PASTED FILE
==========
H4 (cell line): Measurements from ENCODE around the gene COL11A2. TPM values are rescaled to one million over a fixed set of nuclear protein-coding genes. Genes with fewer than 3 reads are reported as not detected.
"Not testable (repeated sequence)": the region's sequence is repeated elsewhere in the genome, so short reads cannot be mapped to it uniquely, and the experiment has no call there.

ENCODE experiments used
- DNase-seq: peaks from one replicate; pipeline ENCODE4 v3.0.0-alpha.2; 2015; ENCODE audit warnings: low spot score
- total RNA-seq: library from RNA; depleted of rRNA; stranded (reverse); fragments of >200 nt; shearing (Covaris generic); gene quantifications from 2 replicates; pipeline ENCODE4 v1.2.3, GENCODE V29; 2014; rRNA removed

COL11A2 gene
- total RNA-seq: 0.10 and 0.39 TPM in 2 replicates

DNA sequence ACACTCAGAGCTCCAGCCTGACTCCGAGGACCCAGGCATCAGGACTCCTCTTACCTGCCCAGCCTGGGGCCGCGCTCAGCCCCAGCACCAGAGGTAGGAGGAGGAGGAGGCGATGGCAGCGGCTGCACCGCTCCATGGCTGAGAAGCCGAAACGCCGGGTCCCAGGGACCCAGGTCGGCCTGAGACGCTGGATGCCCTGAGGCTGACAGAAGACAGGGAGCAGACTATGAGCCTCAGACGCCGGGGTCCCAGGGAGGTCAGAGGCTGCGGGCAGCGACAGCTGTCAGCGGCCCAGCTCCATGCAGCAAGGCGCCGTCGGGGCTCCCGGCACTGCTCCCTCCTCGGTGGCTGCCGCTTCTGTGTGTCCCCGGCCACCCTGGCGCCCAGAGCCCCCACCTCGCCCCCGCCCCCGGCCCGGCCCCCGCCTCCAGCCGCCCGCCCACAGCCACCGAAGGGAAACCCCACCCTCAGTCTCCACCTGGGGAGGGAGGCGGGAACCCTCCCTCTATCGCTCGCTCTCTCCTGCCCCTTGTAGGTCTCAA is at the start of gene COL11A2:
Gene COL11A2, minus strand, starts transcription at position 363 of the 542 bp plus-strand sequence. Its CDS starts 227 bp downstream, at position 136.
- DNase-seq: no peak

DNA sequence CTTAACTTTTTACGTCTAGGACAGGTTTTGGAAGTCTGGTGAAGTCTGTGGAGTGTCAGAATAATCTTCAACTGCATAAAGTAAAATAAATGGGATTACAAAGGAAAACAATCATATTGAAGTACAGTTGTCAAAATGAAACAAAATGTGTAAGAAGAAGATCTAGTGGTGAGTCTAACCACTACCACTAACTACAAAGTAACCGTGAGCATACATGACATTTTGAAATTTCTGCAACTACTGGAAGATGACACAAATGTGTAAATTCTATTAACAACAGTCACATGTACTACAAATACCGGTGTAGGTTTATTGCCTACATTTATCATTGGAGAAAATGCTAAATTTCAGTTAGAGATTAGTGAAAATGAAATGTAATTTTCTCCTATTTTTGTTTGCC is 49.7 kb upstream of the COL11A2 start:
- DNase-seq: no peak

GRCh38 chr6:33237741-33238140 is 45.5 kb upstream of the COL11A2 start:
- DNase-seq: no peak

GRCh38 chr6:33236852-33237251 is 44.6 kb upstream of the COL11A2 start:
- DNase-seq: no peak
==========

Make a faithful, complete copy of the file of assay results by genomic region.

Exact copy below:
H4 (cell line): Measurements from ENCODE around the gene COL11A2. TPM values are rescaled to one million over a fixed set of nuclear protein-coding genes. Genes with fewer than 3 reads are reported as not detected.
"Not testable (repeated sequence)": the region's sequence is repeated elsewhere in the genome, so short reads cannot be mapped to it uniquely, and the experiment has no call there.

ENCODE experiments used
- DNase-seq: peaks from one replicate; pipeline ENCODE4 v3.0.0-alpha.2; 2015; ENCODE audit warnings: low spot score
- total RNA-seq: library from RNA; depleted of rRNA; stranded (reverse); fragments of >200 nt; shearing (Covaris generic); gene quantifications from 2 replicates; pipeline ENCODE4 v1.2.3, GENCODE V29; 2014; rRNA removed

COL11A2 gene
- total RNA-seq: 0.10 and 0.39 TPM in 2 replicates

DNA sequence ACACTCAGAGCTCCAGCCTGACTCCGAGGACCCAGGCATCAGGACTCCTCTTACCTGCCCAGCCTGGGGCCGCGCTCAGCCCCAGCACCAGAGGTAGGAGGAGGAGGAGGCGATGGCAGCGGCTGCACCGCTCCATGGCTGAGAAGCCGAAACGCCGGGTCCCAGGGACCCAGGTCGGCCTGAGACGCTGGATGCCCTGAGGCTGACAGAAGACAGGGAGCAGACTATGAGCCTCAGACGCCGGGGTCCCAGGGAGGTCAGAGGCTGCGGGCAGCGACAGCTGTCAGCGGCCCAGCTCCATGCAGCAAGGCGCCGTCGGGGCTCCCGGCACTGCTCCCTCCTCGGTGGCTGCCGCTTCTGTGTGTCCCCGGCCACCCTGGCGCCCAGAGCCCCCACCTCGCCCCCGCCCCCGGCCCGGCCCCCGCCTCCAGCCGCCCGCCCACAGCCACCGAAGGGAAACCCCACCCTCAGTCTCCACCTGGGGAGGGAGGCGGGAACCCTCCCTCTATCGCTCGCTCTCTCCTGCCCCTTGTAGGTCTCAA is at the start of gene COL11A2:
Gene COL11A2, minus strand, starts transcription at position 363 of the 542 bp plus-strand sequence. Its CDS starts 227 bp downstream, at position 136.
- DNase-seq: no peak

DNA sequence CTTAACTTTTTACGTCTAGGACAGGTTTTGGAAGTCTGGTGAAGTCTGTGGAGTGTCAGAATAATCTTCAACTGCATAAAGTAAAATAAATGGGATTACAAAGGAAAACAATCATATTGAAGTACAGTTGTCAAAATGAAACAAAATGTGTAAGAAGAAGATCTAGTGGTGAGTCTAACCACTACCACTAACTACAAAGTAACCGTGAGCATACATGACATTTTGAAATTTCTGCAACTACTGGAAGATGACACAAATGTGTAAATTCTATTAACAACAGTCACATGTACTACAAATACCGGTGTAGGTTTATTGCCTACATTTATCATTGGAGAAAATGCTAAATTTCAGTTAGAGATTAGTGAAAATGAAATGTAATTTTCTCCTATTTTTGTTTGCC is 49.7 kb upstream of the COL11A2 start:
- DNase-seq: no peak

GRCh38 chr6:33237741-33238140 is 45.5 kb upstream of the COL11A2 start:
- DNase-seq: no peak

GRCh38 chr6:33236852-33237251 is 44.6 kb upstream of the COL11A2 start:
- DNase-seq: no peak